Xin “Eva” Yao  is an assistant professor of management and entrepreneurship and teaches courses in entrepreneurship (undergraduate) and research methods (graduate). Eva’s research examines the sociological and psychological aspects of the startup process. Her recent work covers topics such as venture capital (VC) investment in the Cleantech sector, entrepreneurs’ networking cognition and strategies in different cultures, and entrepreneur identity and motivation. Full Bio

CESR Relevant Research, Teaching and Service

Yao recently completed a research project investigating VC firms’ investment behaviors into the clean energy sector. Through this first of a four-study project, Yao wanted to understand the factors that influence a VC firm’s entry into the clean energy sector. Yao and colleagues examined all US VC transactions between 1990 and 2008 and identified those VC firms that entered the clean energy sector during that period. This study holds importance because, as the clean energy sector is growing, startups and investors alike have a need to understand the pattern of equity financing in the sector. The three follow-up studies will look in greater detail at how venture capital firms invest, the motivations behind their investments, and the intricate details about clean energy startups and entrepreneurs.

For the past five years, Yao has served as the executive secretary/ treasurer of the International Association for Chinese Research Management, an academic organization with over 2000 members world-wide that promotes research and knowledge sharing about managing organizations in the Chinese context. Locally, she volunteers with Intercambio – a Boulder-based non-profit organization that serves the immigrant population – on community outreach projects.

Each year, Yao invites local entrepreneurs into the classroom to speak about their personal experience starting businesses. She considers such exchange between her, the students, and the entrepreneurs a critical step toward building an economic ecosystem. On the one hand, the speaking engagement offers the entrepreneurs an opportunity to give back to the community, increase awareness of their business, and identify future interns and employees. On the other hand, students learn valuable lessons about the intricacies involved in starting a business from the founders directly.  This represents a sustainable model in which different parts of the community help each other and connect through education.

Jeffrey G. York  is an Assistant Professor of Management and Entrepreneurship. His teaching and research are focused on environmental entrepreneurship, the simultaneous creation of ecological and economic goods. Professor York has received numerous awards for his research on the green building and renewable energy industries, authored six case studies, and appeared in the Journal of Business Venturing, Journal of Business Ethics and Journal of Management. Full Bio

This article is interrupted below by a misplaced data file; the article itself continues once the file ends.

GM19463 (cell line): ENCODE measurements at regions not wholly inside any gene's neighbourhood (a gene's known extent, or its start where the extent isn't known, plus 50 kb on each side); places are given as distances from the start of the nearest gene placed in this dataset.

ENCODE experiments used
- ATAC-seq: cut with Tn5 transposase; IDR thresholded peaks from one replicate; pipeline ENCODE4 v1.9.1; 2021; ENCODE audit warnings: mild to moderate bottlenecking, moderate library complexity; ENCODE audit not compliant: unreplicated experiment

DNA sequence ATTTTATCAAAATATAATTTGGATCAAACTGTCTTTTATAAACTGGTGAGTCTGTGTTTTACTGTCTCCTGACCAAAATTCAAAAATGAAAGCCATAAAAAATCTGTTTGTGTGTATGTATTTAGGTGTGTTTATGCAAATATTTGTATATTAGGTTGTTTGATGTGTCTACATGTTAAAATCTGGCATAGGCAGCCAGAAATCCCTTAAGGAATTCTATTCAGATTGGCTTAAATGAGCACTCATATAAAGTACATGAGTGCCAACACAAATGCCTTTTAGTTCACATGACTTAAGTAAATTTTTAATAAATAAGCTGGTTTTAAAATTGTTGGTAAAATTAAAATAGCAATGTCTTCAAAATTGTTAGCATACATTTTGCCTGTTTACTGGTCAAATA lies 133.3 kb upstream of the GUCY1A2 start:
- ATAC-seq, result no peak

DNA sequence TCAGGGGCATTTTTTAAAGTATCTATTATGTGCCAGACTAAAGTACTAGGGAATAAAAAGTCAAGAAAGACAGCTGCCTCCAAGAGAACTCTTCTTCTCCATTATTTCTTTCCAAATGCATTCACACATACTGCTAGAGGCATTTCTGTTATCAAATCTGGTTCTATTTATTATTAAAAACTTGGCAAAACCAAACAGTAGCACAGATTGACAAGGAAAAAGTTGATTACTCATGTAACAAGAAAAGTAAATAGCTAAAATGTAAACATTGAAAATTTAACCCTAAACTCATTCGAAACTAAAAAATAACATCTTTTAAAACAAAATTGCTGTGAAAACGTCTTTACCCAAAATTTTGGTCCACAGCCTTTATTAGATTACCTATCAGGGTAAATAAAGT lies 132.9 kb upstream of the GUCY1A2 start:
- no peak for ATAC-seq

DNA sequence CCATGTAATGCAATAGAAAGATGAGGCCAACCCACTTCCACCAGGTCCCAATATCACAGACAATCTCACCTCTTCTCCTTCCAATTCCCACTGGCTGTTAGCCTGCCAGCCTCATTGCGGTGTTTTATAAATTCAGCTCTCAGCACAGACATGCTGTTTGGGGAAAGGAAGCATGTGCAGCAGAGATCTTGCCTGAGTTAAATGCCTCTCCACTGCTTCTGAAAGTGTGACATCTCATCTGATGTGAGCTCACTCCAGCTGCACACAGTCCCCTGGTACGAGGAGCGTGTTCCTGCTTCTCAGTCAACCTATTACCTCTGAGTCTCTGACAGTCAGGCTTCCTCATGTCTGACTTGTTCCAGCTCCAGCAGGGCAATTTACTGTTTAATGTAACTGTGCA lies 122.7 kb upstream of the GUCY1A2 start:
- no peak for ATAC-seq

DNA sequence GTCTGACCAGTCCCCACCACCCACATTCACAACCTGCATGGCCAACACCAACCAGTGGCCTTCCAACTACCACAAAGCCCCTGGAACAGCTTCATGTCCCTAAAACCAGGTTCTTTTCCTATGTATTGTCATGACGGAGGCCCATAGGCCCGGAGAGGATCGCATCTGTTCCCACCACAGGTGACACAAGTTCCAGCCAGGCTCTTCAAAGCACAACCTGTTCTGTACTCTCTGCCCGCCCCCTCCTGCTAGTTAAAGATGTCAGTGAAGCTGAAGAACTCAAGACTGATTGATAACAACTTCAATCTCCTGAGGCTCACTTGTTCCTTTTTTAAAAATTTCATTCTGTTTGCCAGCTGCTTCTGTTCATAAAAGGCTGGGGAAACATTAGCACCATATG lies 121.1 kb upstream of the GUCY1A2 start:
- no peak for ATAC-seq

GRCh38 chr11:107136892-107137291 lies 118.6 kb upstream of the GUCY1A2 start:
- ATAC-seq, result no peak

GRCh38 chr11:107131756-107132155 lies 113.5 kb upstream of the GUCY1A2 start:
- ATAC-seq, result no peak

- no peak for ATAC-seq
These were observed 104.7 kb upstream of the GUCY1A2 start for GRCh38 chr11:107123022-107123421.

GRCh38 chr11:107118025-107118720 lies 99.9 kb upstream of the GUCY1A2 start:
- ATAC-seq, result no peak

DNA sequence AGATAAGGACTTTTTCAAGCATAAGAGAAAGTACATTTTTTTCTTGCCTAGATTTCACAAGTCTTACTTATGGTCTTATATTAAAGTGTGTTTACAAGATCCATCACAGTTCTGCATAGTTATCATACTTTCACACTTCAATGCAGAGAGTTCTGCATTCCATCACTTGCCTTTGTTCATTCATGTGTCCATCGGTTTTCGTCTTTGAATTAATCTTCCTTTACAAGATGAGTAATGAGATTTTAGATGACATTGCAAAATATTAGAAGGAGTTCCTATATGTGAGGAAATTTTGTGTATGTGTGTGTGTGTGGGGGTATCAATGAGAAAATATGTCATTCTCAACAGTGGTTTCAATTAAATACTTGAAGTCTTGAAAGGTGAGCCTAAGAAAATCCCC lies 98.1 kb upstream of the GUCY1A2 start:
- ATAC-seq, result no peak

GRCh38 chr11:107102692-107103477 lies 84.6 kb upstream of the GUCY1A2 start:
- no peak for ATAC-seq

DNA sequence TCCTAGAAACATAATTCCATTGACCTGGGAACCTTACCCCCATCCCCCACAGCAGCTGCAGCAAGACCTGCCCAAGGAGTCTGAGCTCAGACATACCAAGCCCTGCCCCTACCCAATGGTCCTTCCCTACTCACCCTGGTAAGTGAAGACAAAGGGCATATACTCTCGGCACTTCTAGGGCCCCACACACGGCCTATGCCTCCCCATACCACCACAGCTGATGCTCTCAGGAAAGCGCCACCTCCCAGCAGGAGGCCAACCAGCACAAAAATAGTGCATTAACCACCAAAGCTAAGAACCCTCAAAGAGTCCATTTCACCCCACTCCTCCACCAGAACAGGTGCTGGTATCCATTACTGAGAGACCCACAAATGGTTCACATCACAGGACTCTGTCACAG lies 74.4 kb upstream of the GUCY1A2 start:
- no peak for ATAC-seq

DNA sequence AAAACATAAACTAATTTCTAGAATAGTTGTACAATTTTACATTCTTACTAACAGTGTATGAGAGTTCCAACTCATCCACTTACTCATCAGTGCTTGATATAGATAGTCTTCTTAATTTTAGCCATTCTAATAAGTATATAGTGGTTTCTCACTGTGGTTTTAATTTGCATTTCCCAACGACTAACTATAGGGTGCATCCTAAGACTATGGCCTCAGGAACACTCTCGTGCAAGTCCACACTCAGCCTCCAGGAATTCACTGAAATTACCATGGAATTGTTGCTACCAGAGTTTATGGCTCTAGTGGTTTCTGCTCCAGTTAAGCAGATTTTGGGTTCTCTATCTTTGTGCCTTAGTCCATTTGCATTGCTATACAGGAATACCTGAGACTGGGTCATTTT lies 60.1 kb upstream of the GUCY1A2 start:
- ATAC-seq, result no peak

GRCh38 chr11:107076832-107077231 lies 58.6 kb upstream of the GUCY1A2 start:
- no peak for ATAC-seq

CESR Relevant Research, Teaching and Service

York’s research focuses on entrepreneurial behavior in relation to environmental problems and the utilization of renewable and green technology. He looks at why entrepreneurs start businesses related to sustainability and the implications of these startups. One major project York has undertaken is the relationship between policy and entrepreneurship and how they come together to promote green building. An additional project focuses on the drivers of innovation in renewable energy. York also works with several PhD students at Leeds to investigate the role of identity in social entrepreneurship and the diffusion of green technology.

Although much of York’s time is spent on his research, he also teaches an MBA Sustainable Venturing course. In this course, York addresses ways to create businesses that simultaneously produce economic and environmental benefits. His MBA students have had the opportunity to assist with his research, even helping with a case study published last year on the emergence of wind energy in Colorado. York encourages his students to stay up-to-date on rapidly evolving renewable energy topics by bringing knowledge and the latest information to class. He advises students on sustainable entrepreneurial ventures and strives to create a memorable entrepreneurial experience for his undergraduate students. For example, he created an undergraduate business feasibility competition last year. Within the competition, students can propose businesses in downtown Boulder and receive advice from local store owners, allowing them to meet and network with our city’s entrepreneurs. Additionally, York is currently working on the Sustainability Speaker Series for Leeds, in which he coordinates evening speaking engagements from national sustainability leaders that are open to the Boulder public.